It's been just over a year since I had refractive eye surgery. I have enjoyed it so much, and I wonder why I didn't do it sooner. It's been great not having to wear my contacts or glasses. I love waking up and being able to see! I do have Dry Eye Syndrome, which I had before the surgery as well. I just put some prescriptive drops in my eyes each day to keep my eyes comfortable and healthy. I have noticed here lately, though, that despite my drops, my eyes feel even drier. However, this was no shock to my doctor. As it turns out, my pregnancy not only causes a long list of discomforts, but it also can cause vision problems. During pregnancy, hormone levels rise, causing some dramatic changes in a woman's body. My doctor told me about some of the potential eye issues that could arise. Those issues include dry eye (already have it), blurry vision, less tolerance of contact lenses and a change in refraction, which would require a different prescription for corrective ...
One of the common side effects of anxiety is some form of distorted vision. The effects can further fuel anxiety and cause the person to feel worse than they already are. In this Sharepost I'm going to focus on the main causes of visual disturbances before outlining a couple of techniques to help take the edge off the sometimes distressing symptoms.
I've spent quite a lot of time listening to the various symptoms of anxiety; visual disturbance and eyestrain being some of the most common. This is nearly always related to the surge in adrenaline that accompanies anxiety and there's no harm in spending just a few moments describing what's happening.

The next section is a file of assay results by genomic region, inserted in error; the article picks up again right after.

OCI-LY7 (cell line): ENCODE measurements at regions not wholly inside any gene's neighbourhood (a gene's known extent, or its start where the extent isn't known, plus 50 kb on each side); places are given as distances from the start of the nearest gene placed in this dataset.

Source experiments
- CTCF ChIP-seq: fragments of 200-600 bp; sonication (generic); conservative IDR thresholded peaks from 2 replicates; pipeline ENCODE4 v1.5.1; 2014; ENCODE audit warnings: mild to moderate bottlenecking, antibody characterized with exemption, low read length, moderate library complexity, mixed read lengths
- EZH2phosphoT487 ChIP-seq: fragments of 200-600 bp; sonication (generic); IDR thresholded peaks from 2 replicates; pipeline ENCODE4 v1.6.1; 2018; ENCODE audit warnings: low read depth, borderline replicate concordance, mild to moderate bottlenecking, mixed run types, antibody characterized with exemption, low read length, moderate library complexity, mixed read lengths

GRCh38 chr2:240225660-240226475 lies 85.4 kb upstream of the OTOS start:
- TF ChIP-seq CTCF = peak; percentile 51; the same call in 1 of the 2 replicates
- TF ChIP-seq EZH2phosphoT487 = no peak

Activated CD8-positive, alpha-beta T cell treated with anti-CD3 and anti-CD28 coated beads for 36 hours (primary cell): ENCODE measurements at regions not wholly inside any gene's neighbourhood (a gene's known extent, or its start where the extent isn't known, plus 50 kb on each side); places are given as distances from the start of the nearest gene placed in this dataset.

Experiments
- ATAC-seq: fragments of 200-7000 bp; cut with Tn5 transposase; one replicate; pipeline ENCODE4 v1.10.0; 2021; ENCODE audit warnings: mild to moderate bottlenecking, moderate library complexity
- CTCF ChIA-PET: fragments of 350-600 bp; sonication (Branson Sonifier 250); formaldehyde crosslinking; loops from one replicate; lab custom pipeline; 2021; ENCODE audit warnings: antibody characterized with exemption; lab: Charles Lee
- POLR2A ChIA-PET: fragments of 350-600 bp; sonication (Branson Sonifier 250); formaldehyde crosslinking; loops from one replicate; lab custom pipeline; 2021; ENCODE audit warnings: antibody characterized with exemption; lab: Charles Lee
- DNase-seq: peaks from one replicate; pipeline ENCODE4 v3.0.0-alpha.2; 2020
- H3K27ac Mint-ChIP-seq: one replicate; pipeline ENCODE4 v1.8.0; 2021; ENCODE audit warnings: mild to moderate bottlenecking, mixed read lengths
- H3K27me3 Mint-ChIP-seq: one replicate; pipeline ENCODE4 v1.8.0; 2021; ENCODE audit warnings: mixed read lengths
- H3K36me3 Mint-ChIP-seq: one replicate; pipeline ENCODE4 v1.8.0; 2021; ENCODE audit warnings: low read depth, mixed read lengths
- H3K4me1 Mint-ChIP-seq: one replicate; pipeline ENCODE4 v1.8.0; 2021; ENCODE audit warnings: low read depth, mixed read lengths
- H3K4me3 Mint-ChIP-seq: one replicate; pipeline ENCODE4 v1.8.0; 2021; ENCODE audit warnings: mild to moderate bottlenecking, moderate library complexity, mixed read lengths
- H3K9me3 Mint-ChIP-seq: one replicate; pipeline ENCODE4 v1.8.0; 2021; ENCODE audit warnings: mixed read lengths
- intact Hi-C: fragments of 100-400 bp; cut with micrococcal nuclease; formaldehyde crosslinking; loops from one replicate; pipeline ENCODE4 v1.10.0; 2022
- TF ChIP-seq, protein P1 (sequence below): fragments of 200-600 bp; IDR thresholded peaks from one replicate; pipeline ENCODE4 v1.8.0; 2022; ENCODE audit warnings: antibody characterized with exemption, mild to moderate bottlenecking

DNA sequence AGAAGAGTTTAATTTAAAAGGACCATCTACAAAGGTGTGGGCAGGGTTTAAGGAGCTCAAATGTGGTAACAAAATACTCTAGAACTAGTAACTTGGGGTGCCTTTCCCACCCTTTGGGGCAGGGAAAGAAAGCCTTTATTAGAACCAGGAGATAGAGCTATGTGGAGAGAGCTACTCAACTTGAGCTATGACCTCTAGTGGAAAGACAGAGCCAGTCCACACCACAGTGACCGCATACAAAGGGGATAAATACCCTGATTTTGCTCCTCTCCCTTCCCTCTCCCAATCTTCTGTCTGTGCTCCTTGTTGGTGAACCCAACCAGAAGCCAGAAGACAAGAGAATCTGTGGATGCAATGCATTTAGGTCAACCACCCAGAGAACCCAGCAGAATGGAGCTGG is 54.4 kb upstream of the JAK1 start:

Primary and secondary forms of anxiety have different effects. Primary anxiety is that part of our fight-or-flight system that energizes us to deal with some threat. Our body floods with adrenaline, sugars, fats and other hormones to allow us to take action.
Secondary anxiety, by contrast, has no particular focus. It mani...
Though not a common side effect, breast cancer treatment may affect your eyes, including your vision.
Eye problems may include:
red, itchy, or dry eyes
conjunctivitis (pink eye)
blurry or double vision
seeing dark spots
Breast cancer treatments that may cause eye problems are:
tamoxifen, a hormonal therapy
Fareston (chemical name: toremifene), a hormonal therapy
Aromasin (chemical name: exemestane), a hormonal therapy
Avastin (chemical name: bevacizumab), a targeted therapy
Zometa (chemical name: zoledronic acid) and Reclast (a different formulation of zoledronic acid), bone-strengthening medications known as bisphosphonates
Some pain medications also can cause eye problems.
Managing eye problems
If you have vision problems, it can be a sign of a more serious medical condition. Call your doctor right away if you notice that you're having trouble seeing or if your vision changes.
If your eyes are dry, red, or itchy:
Try to blink frequently , especially if ...
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